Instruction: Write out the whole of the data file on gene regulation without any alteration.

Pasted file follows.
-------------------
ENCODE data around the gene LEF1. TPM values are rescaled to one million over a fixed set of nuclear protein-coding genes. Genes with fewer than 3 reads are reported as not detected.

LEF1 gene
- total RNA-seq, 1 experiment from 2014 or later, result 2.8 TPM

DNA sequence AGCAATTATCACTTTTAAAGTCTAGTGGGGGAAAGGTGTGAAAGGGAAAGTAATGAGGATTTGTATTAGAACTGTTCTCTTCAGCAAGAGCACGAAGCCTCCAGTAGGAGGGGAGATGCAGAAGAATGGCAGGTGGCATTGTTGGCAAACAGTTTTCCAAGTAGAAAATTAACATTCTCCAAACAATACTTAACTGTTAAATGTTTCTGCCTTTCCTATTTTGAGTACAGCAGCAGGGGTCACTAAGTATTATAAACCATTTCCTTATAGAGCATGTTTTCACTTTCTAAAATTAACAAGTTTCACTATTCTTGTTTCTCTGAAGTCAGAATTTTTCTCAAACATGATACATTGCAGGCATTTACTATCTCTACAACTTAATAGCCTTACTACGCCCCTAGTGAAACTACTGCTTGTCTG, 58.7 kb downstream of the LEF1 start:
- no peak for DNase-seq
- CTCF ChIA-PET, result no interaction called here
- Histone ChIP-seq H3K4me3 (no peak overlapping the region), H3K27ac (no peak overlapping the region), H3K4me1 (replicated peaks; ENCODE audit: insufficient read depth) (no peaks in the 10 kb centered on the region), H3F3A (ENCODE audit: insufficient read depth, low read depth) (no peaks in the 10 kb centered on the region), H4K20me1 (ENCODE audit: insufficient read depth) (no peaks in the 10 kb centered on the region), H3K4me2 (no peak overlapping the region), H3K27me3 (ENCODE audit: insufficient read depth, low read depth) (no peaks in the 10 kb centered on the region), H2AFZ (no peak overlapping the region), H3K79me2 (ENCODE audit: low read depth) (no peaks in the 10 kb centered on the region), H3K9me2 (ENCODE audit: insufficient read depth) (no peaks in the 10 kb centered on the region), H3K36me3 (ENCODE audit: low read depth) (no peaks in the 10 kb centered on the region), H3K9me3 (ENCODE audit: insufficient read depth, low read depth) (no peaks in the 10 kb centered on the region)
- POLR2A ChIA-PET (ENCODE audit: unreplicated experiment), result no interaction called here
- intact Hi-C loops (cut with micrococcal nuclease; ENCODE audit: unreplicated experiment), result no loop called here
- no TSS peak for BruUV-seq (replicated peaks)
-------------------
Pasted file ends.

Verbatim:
ENCODE data around the gene LEF1. TPM values are rescaled to one million over a fixed set of nuclear protein-coding genes. Genes with fewer than 3 reads are reported as not detected.

LEF1 gene
- total RNA-seq, 1 experiment from 2014 or later, result 2.8 TPM

DNA sequence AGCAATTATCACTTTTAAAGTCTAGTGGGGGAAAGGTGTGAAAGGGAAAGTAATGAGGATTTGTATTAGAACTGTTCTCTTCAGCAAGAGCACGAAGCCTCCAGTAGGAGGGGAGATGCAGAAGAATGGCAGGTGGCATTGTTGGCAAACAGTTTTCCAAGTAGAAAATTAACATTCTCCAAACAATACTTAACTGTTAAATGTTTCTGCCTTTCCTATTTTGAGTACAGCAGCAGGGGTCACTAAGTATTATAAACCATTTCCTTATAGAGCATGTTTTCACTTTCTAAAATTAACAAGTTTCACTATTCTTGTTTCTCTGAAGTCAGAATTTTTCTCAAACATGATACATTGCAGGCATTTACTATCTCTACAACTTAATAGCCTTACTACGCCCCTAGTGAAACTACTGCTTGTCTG, 58.7 kb downstream of the LEF1 start:
- no peak for DNase-seq
- CTCF ChIA-PET, result no interaction called here
- Histone ChIP-seq H3K4me3 (no peak overlapping the region), H3K27ac (no peak overlapping the region), H3K4me1 (replicated peaks; ENCODE audit: insufficient read depth) (no peaks in the 10 kb centered on the region), H3F3A (ENCODE audit: insufficient read depth, low read depth) (no peaks in the 10 kb centered on the region), H4K20me1 (ENCODE audit: insufficient read depth) (no peaks in the 10 kb centered on the region), H3K4me2 (no peak overlapping the region), H3K27me3 (ENCODE audit: insufficient read depth, low read depth) (no peaks in the 10 kb centered on the region), H2AFZ (no peak overlapping the region), H3K79me2 (ENCODE audit: low read depth) (no peaks in the 10 kb centered on the region), H3K9me2 (ENCODE audit: insufficient read depth) (no peaks in the 10 kb centered on the region), H3K36me3 (ENCODE audit: low read depth) (no peaks in the 10 kb centered on the region), H3K9me3 (ENCODE audit: insufficient read depth, low read depth) (no peaks in the 10 kb centered on the region)
- POLR2A ChIA-PET (ENCODE audit: unreplicated experiment), result no interaction called here
- intact Hi-C loops (cut with micrococcal nuclease; ENCODE audit: unreplicated experiment), result no loop called here
- no TSS peak for BruUV-seq (replicated peaks)